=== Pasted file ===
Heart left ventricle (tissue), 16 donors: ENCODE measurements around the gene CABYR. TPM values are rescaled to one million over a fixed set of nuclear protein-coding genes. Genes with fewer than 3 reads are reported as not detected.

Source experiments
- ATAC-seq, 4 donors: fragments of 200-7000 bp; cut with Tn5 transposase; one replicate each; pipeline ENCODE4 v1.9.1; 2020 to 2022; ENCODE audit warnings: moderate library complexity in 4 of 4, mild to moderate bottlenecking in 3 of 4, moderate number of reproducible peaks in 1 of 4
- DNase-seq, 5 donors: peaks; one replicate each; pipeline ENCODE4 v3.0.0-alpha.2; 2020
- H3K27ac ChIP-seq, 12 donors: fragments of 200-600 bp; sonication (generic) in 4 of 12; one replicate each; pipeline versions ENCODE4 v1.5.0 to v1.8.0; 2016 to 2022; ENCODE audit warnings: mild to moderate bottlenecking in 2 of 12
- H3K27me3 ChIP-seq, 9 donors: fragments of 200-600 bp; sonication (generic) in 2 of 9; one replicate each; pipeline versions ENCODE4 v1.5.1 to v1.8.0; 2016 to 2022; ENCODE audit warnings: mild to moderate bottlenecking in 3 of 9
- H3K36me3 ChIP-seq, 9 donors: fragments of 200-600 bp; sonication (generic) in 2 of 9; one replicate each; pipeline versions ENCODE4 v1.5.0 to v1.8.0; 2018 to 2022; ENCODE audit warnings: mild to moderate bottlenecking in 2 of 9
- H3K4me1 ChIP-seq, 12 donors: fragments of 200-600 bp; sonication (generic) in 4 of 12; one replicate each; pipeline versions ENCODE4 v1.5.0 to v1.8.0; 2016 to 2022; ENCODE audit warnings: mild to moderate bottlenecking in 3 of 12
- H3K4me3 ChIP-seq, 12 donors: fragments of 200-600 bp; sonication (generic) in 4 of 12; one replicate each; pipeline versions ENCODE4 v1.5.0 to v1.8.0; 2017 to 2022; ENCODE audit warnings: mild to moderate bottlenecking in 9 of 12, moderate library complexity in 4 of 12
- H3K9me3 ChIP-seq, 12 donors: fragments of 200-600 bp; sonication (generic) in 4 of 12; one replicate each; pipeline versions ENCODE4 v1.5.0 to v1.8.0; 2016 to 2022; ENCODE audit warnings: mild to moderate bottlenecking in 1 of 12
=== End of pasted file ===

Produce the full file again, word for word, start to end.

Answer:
Heart left ventricle (tissue), 16 donors: ENCODE measurements around the gene CABYR. TPM values are rescaled to one million over a fixed set of nuclear protein-coding genes. Genes with fewer than 3 reads are reported as not detected.

Source experiments
- ATAC-seq, 4 donors: fragments of 200-7000 bp; cut with Tn5 transposase; one replicate each; pipeline ENCODE4 v1.9.1; 2020 to 2022; ENCODE audit warnings: moderate library complexity in 4 of 4, mild to moderate bottlenecking in 3 of 4, moderate number of reproducible peaks in 1 of 4
- DNase-seq, 5 donors: peaks; one replicate each; pipeline ENCODE4 v3.0.0-alpha.2; 2020
- H3K27ac ChIP-seq, 12 donors: fragments of 200-600 bp; sonication (generic) in 4 of 12; one replicate each; pipeline versions ENCODE4 v1.5.0 to v1.8.0; 2016 to 2022; ENCODE audit warnings: mild to moderate bottlenecking in 2 of 12
- H3K27me3 ChIP-seq, 9 donors: fragments of 200-600 bp; sonication (generic) in 2 of 9; one replicate each; pipeline versions ENCODE4 v1.5.1 to v1.8.0; 2016 to 2022; ENCODE audit warnings: mild to moderate bottlenecking in 3 of 9
- H3K36me3 ChIP-seq, 9 donors: fragments of 200-600 bp; sonication (generic) in 2 of 9; one replicate each; pipeline versions ENCODE4 v1.5.0 to v1.8.0; 2018 to 2022; ENCODE audit warnings: mild to moderate bottlenecking in 2 of 9
- H3K4me1 ChIP-seq, 12 donors: fragments of 200-600 bp; sonication (generic) in 4 of 12; one replicate each; pipeline versions ENCODE4 v1.5.0 to v1.8.0; 2016 to 2022; ENCODE audit warnings: mild to moderate bottlenecking in 3 of 12
- H3K4me3 ChIP-seq, 12 donors: fragments of 200-600 bp; sonication (generic) in 4 of 12; one replicate each; pipeline versions ENCODE4 v1.5.0 to v1.8.0; 2017 to 2022; ENCODE audit warnings: mild to moderate bottlenecking in 9 of 12, moderate library complexity in 4 of 12
- H3K9me3 ChIP-seq, 12 donors: fragments of 200-600 bp; sonication (generic) in 4 of 12; one replicate each; pipeline versions ENCODE4 v1.5.0 to v1.8.0; 2016 to 2022; ENCODE audit warnings: mild to moderate bottlenecking in 1 of 12